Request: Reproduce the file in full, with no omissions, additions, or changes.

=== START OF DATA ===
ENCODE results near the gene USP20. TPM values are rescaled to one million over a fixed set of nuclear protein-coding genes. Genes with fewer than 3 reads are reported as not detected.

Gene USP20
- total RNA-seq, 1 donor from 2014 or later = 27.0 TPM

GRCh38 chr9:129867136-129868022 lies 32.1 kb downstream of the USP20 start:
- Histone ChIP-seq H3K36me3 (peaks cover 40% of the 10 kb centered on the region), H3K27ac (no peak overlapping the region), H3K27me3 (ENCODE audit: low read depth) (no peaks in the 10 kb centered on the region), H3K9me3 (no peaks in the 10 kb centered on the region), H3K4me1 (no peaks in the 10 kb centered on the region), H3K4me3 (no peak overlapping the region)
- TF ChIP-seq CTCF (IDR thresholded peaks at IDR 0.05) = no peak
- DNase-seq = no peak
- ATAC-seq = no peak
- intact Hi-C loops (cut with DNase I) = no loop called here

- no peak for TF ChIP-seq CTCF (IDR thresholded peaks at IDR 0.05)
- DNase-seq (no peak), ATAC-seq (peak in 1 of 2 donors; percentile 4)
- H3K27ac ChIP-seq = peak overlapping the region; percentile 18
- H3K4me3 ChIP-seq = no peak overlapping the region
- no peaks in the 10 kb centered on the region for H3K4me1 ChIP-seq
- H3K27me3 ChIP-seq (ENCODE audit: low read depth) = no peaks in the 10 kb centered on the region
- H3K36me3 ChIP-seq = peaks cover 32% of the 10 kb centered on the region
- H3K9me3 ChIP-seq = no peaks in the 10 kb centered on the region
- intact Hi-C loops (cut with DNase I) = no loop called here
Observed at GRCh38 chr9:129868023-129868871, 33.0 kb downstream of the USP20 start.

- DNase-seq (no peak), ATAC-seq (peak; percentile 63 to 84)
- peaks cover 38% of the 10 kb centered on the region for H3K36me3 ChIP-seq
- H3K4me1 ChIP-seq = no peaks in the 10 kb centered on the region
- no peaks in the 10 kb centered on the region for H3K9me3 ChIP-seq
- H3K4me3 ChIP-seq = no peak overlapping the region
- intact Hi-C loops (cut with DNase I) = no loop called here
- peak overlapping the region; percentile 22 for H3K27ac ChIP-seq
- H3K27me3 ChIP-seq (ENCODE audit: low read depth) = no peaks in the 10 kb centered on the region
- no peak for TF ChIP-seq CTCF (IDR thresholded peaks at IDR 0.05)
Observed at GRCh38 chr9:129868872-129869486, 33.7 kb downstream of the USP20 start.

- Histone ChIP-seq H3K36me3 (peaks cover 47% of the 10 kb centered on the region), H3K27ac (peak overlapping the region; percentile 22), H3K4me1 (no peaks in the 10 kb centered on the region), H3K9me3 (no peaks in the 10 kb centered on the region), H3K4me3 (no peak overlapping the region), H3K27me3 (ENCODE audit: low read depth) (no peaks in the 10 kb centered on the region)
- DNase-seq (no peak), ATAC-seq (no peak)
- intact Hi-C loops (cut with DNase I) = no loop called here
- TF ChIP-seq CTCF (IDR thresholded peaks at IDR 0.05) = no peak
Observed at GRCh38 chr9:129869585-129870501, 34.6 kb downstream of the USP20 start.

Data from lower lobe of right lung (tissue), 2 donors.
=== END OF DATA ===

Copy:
ENCODE results near the gene USP20. TPM values are rescaled to one million over a fixed set of nuclear protein-coding genes. Genes with fewer than 3 reads are reported as not detected.

Gene USP20
- total RNA-seq, 1 donor from 2014 or later = 27.0 TPM

GRCh38 chr9:129867136-129868022 lies 32.1 kb downstream of the USP20 start:
- Histone ChIP-seq H3K36me3 (peaks cover 40% of the 10 kb centered on the region), H3K27ac (no peak overlapping the region), H3K27me3 (ENCODE audit: low read depth) (no peaks in the 10 kb centered on the region), H3K9me3 (no peaks in the 10 kb centered on the region), H3K4me1 (no peaks in the 10 kb centered on the region), H3K4me3 (no peak overlapping the region)
- TF ChIP-seq CTCF (IDR thresholded peaks at IDR 0.05) = no peak
- DNase-seq = no peak
- ATAC-seq = no peak
- intact Hi-C loops (cut with DNase I) = no loop called here

- no peak for TF ChIP-seq CTCF (IDR thresholded peaks at IDR 0.05)
- DNase-seq (no peak), ATAC-seq (peak in 1 of 2 donors; percentile 4)
- H3K27ac ChIP-seq = peak overlapping the region; percentile 18
- H3K4me3 ChIP-seq = no peak overlapping the region
- no peaks in the 10 kb centered on the region for H3K4me1 ChIP-seq
- H3K27me3 ChIP-seq (ENCODE audit: low read depth) = no peaks in the 10 kb centered on the region
- H3K36me3 ChIP-seq = peaks cover 32% of the 10 kb centered on the region
- H3K9me3 ChIP-seq = no peaks in the 10 kb centered on the region
- intact Hi-C loops (cut with DNase I) = no loop called here
Observed at GRCh38 chr9:129868023-129868871, 33.0 kb downstream of the USP20 start.

- DNase-seq (no peak), ATAC-seq (peak; percentile 63 to 84)
- peaks cover 38% of the 10 kb centered on the region for H3K36me3 ChIP-seq
- H3K4me1 ChIP-seq = no peaks in the 10 kb centered on the region
- no peaks in the 10 kb centered on the region for H3K9me3 ChIP-seq
- H3K4me3 ChIP-seq = no peak overlapping the region
- intact Hi-C loops (cut with DNase I) = no loop called here
- peak overlapping the region; percentile 22 for H3K27ac ChIP-seq
- H3K27me3 ChIP-seq (ENCODE audit: low read depth) = no peaks in the 10 kb centered on the region
- no peak for TF ChIP-seq CTCF (IDR thresholded peaks at IDR 0.05)
Observed at GRCh38 chr9:129868872-129869486, 33.7 kb downstream of the USP20 start.

- Histone ChIP-seq H3K36me3 (peaks cover 47% of the 10 kb centered on the region), H3K27ac (peak overlapping the region; percentile 22), H3K4me1 (no peaks in the 10 kb centered on the region), H3K9me3 (no peaks in the 10 kb centered on the region), H3K4me3 (no peak overlapping the region), H3K27me3 (ENCODE audit: low read depth) (no peaks in the 10 kb centered on the region)
- DNase-seq (no peak), ATAC-seq (no peak)
- intact Hi-C loops (cut with DNase I) = no loop called here
- TF ChIP-seq CTCF (IDR thresholded peaks at IDR 0.05) = no peak
Observed at GRCh38 chr9:129869585-129870501, 34.6 kb downstream of the USP20 start.

Data from lower lobe of right lung (tissue), 2 donors.